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APPEAL BID

Delinquent director: Judge rejects accusation of bias in Dudu Myeni’s quest to overturn ruling

Former SAA Chairperson Dudu Myeni. (Photo: Gallo Images / Rapport / Deon Raath)

The presiding judge in the court battle between former SAA chair Dudu Myeni and the Organisation Undoing Tax Abuse and the SAA Pilots’ Association on Thursday expressed ‘great exception’ to accusations of ‘bias’.

An accusation of bias was levelled against Judge Ronel Tolmay by advocate Dali Mpofu on behalf of former SAA chair Dudu Myeni during a court hearing on Thursday in the North Gauteng High Court in Pretoria.

Myeni also levelled this explosive accusation against Tolmay in a blistering attack on the judge filed by her legal team in heads of argument dated 25 September.

“I take great exception to the manner in which this [accusation of bias] was raised,” Tolmay said on Thursday.

“I was unbiased,” Tolmay told Mpofu during an exchange about the judgment she handed down on 27 May where she declared Myeni a delinquent director for life.

Mpofu was assisted in his work for Myeni by advocates Nqabayethu Buthelezi and Nosisa Kekana.

Tolmay wrote that there were multiple grounds for Myeni’s delinquency as a director of SAA.

The judge found Myeni was dishonest, grossly abused her power, was grossly negligent, reckless, and her actions inflicted substantial harm on SAA.

“She was a director gone rogue,” the judge wrote.

However, Mpofu alleged that the analysis of Tolmay’s judgment showed that more than 90% of her judgment came from the Organisation Undoing Tax Abuse (Outa) and SAA Pilots’ Association’s (Saapa) summary of the case.

Judge says she does not have a ‘thin skin’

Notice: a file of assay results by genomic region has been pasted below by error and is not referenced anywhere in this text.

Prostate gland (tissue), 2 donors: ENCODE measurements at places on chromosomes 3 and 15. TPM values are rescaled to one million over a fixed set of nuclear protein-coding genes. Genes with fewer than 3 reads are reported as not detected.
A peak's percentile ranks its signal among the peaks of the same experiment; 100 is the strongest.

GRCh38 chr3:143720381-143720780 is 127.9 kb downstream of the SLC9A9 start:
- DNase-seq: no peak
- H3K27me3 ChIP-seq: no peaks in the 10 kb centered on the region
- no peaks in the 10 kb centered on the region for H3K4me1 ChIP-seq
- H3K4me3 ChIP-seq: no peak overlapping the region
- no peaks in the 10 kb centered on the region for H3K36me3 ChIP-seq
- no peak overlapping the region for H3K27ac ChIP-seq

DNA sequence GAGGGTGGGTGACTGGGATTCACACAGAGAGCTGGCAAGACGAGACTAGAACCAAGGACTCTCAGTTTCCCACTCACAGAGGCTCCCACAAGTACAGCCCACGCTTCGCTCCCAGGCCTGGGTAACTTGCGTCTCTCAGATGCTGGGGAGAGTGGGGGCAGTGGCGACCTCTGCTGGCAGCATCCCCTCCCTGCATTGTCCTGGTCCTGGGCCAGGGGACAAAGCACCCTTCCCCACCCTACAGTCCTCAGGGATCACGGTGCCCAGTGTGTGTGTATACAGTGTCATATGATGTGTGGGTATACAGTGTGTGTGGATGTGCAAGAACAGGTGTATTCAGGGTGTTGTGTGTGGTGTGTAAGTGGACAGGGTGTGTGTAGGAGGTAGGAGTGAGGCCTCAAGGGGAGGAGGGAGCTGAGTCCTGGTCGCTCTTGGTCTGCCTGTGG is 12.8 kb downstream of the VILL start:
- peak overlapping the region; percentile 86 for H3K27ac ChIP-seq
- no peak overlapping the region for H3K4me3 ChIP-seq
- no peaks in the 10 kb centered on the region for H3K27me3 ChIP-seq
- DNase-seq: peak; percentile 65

Tolmay emphasised several times that she did not have a “thin skin” and that she took full accountability for any judgment she issued.

She conceded that she reviewed the transcript of the court case in conjunction with the Outa and Saapa summary of the case because the transcript ran into tens of thousands of pages.

“You must understand the difference between actual bias and the perception of bias,” Tolmay said.

It emerged during an exchange between Mpofu and Tolmay that the ultimate source of the accusations of bias against her came directly from Myeni.

Tolmay raised the issue of Myeni’s absence from the court proceedings as a reason why she might view the judgment as biased as she would not have heard all the argument and evidence that the judge would have heard and reviewed. Myeni was not present in court on Thursday either.

Advocate Chris McConnachie, for Outa and Saapa, said that the test of bias was not whether Myeni believed the judge was biased.

The Constitutional Court had established tests to establish bias on behalf of a judge, and this included a reasonableness test formed from someone who sat through the entire court case and reviewed everything in the matter, McConnachie said.

Mpofu argued that Tolmay should grant Myeni’s leave to appeal against the 27 May ruling and that the judge should allow Myeni to introduce new evidence.

“Is there a reasonable possibility that another court will come to a different finding, especially in the light of the new evidence?” Mpofu asked.

Myeni makes a small concession to Tolmay

On Tuesday, in a small concession to Tolmay, Myeni’s attorney Eric Mabuza undertook to retract a sentence from her court documents as they admitted it was an “unnecessary attack” on the judge.

The sentence in question reads: “In the circumstances, this is a classical case of judicial plagiarism.”

Mabuza said that “due to clerical oversight”, Myeni’s legal representatives failed to remove the sentence from her final set of heads of argument.

“This is very unfortunate,” he added.

Mabuza and Mpofu have used the ploy of attacking the credibility of presiding officers before.

When acting for former South African Revenue Service commissioner Tom Moyane, they used the same tactic against retired Judge Robert Nugent, who chaired the commission of inquiry into the affairs of the agency under Moyane.

However, Nugent, who said he had a “thick skin”, and the judges that Moyane later appealed to, did not budge.

Myeni filed a supplementary affidavit on Tuesday to introduce new evidence as part of her appeal against the delinquent director ruling.

Mpofu today told the court that Myeni’s latest interlocutory application, her fifth in the case, was not there to delay the matter.